I'm another one for whom CFC is as close to social media as I get, unless you count LinkedIn for career purposes. I rather intentionally extricated myself from it in the 2010s.
Between the general social media posts and Solver's comment, I think there's an element of "building the game we want to play", even if that isn't the most mass-market game, and there's nothing wrong with that,
as long as it's sustainable anyhow. It can be a good way to get a fanatical following over time, even if the speed of awareness of the game spreading is more at 1999 speeds than 2019 speeds.
Moreso, it would be boring if every game targeted the mass market. That was kind of where we seemed to be heading in the mid-2000s, prior to online distribution taking off, back when magazines were writing, "is PC gaming dead?" Soren was writing Civilization IV
that all the strategy gamers were happy with, but it was pretty much that, Age of Empires III, GalCiv2,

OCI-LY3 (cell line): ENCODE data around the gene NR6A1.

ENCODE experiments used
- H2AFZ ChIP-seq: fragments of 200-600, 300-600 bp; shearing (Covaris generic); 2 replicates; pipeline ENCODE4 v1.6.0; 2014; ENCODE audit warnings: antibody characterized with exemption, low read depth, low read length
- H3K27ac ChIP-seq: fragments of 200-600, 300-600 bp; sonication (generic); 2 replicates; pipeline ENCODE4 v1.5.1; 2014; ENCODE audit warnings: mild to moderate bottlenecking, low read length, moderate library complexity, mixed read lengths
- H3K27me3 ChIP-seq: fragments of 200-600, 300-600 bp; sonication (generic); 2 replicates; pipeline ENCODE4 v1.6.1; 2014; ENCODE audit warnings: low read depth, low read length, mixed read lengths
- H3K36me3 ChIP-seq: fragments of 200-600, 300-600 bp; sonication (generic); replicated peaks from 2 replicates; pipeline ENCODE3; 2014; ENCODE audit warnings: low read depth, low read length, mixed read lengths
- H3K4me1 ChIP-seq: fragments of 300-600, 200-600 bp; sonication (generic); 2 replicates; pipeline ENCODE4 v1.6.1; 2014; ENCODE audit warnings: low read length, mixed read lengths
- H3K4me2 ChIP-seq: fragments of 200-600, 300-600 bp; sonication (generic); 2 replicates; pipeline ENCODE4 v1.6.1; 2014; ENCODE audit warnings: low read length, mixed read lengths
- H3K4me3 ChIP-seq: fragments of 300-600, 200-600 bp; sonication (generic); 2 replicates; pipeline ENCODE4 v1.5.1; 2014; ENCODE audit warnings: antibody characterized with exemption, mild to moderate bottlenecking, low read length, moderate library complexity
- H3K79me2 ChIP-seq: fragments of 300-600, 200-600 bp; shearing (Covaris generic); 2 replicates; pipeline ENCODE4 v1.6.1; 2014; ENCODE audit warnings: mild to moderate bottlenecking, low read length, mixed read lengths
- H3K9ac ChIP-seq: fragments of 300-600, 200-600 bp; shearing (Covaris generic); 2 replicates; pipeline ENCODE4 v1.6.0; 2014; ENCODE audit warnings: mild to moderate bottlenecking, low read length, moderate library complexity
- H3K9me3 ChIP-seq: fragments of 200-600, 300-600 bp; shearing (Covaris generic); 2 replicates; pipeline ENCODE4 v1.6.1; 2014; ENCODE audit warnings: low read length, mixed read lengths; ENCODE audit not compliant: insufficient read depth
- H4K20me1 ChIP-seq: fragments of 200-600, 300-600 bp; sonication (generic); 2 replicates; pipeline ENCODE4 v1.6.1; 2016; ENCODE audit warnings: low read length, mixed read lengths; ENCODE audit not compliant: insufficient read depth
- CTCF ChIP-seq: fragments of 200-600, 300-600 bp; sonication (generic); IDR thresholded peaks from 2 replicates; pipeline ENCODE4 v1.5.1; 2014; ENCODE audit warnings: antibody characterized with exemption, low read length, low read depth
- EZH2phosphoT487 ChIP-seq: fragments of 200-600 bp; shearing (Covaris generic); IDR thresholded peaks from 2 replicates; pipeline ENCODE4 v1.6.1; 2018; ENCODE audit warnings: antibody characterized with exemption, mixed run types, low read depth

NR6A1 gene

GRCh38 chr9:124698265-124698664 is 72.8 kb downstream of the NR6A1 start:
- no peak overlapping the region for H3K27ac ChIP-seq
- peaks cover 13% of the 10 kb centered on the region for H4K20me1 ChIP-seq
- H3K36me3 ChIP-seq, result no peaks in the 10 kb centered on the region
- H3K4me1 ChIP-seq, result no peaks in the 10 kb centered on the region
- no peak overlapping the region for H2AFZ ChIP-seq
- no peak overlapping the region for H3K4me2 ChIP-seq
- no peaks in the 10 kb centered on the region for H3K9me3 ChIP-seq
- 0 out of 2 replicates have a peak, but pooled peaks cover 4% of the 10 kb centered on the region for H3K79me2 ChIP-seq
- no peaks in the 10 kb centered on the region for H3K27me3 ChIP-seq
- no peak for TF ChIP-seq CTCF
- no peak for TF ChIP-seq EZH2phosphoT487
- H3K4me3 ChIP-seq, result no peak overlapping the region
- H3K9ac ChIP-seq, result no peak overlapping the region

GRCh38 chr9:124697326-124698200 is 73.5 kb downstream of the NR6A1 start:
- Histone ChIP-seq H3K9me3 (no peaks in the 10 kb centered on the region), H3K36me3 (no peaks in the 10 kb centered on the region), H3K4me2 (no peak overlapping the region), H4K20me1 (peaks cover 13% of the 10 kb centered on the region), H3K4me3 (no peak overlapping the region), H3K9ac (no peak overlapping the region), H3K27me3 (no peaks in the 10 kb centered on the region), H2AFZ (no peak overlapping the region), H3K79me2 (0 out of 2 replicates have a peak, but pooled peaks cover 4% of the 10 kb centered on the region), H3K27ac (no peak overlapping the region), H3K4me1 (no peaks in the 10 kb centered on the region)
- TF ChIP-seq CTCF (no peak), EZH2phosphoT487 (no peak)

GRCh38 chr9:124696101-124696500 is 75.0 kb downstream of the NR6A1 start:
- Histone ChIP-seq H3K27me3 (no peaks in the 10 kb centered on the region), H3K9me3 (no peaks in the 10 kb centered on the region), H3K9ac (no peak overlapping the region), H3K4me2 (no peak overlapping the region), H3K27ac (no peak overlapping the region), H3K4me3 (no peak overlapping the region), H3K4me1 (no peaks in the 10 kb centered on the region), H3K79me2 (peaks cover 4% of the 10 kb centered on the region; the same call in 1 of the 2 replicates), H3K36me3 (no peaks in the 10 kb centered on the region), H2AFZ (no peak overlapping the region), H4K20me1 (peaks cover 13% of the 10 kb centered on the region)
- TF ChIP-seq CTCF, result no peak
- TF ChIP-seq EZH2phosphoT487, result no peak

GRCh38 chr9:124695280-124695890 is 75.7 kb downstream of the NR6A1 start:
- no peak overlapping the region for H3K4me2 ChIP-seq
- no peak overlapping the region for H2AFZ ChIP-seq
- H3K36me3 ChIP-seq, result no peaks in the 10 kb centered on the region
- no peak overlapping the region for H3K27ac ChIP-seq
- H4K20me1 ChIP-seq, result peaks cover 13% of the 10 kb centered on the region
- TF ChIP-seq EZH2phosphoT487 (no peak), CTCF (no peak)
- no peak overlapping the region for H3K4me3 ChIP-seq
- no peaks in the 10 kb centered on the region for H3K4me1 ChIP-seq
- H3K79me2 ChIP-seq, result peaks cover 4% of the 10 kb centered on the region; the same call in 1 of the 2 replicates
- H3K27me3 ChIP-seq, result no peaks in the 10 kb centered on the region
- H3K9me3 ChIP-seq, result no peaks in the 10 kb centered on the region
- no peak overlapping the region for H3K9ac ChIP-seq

and some Slitherine titles to choose from. I like that today there are way more strategy - and non-strategy - games to try than I have time to try.
I'm also reminded of Factorio,
another game that doesn't cater to the widest audience, but has found its audience is plenty big nonetheless. Or Euro Truck Simulator 2
, which found that there are a surprisingly large number of people in the world who want to drive a simulated truck, whether they drive a truck in real life or not. Both of them have been "long tail" games, with Factorio
selling about half a million copies per year
, year after year, and ETS2
continuing to sell but also being sustained by expansions. Not that it was always easy for them, Factorio
nearly ran out of money early on before it found its audience.
tl;dr: Let's appreciate that Mohawk is making games for the more strategy-focused audience we are part of!